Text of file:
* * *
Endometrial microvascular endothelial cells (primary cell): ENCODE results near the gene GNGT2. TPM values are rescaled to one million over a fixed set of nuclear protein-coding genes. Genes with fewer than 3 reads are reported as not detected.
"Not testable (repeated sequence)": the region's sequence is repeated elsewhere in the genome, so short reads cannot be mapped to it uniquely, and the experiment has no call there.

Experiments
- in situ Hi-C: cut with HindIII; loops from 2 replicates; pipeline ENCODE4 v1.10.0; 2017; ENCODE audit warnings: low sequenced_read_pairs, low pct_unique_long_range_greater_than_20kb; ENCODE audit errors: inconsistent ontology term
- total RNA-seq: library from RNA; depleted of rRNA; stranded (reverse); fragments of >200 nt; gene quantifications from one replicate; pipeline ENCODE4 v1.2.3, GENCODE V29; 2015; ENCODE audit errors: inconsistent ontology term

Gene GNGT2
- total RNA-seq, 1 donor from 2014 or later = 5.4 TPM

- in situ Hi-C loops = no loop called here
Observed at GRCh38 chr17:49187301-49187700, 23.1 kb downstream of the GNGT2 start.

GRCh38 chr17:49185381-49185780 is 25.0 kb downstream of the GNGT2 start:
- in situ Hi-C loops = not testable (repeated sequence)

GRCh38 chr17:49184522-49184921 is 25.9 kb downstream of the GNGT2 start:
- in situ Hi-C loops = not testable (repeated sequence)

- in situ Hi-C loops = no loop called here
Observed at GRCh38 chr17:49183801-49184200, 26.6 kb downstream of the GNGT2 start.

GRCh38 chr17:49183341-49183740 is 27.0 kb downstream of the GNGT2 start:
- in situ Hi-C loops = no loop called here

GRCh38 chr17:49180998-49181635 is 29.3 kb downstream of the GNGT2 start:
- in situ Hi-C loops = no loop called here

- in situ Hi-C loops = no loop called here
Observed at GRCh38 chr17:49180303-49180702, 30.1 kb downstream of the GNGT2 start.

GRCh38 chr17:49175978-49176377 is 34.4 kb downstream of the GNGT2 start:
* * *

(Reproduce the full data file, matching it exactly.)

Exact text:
Endometrial microvascular endothelial cells (primary cell): ENCODE results near the gene GNGT2. TPM values are rescaled to one million over a fixed set of nuclear protein-coding genes. Genes with fewer than 3 reads are reported as not detected.
"Not testable (repeated sequence)": the region's sequence is repeated elsewhere in the genome, so short reads cannot be mapped to it uniquely, and the experiment has no call there.

Experiments
- in situ Hi-C: cut with HindIII; loops from 2 replicates; pipeline ENCODE4 v1.10.0; 2017; ENCODE audit warnings: low sequenced_read_pairs, low pct_unique_long_range_greater_than_20kb; ENCODE audit errors: inconsistent ontology term
- total RNA-seq: library from RNA; depleted of rRNA; stranded (reverse); fragments of >200 nt; gene quantifications from one replicate; pipeline ENCODE4 v1.2.3, GENCODE V29; 2015; ENCODE audit errors: inconsistent ontology term

Gene GNGT2
- total RNA-seq, 1 donor from 2014 or later = 5.4 TPM

- in situ Hi-C loops = no loop called here
Observed at GRCh38 chr17:49187301-49187700, 23.1 kb downstream of the GNGT2 start.

GRCh38 chr17:49185381-49185780 is 25.0 kb downstream of the GNGT2 start:
- in situ Hi-C loops = not testable (repeated sequence)

GRCh38 chr17:49184522-49184921 is 25.9 kb downstream of the GNGT2 start:
- in situ Hi-C loops = not testable (repeated sequence)

- in situ Hi-C loops = no loop called here
Observed at GRCh38 chr17:49183801-49184200, 26.6 kb downstream of the GNGT2 start.

GRCh38 chr17:49183341-49183740 is 27.0 kb downstream of the GNGT2 start:
- in situ Hi-C loops = no loop called here

GRCh38 chr17:49180998-49181635 is 29.3 kb downstream of the GNGT2 start:
- in situ Hi-C loops = no loop called here

- in situ Hi-C loops = no loop called here
Observed at GRCh38 chr17:49180303-49180702, 30.1 kb downstream of the GNGT2 start.

GRCh38 chr17:49175978-49176377 is 34.4 kb downstream of the GNGT2 start: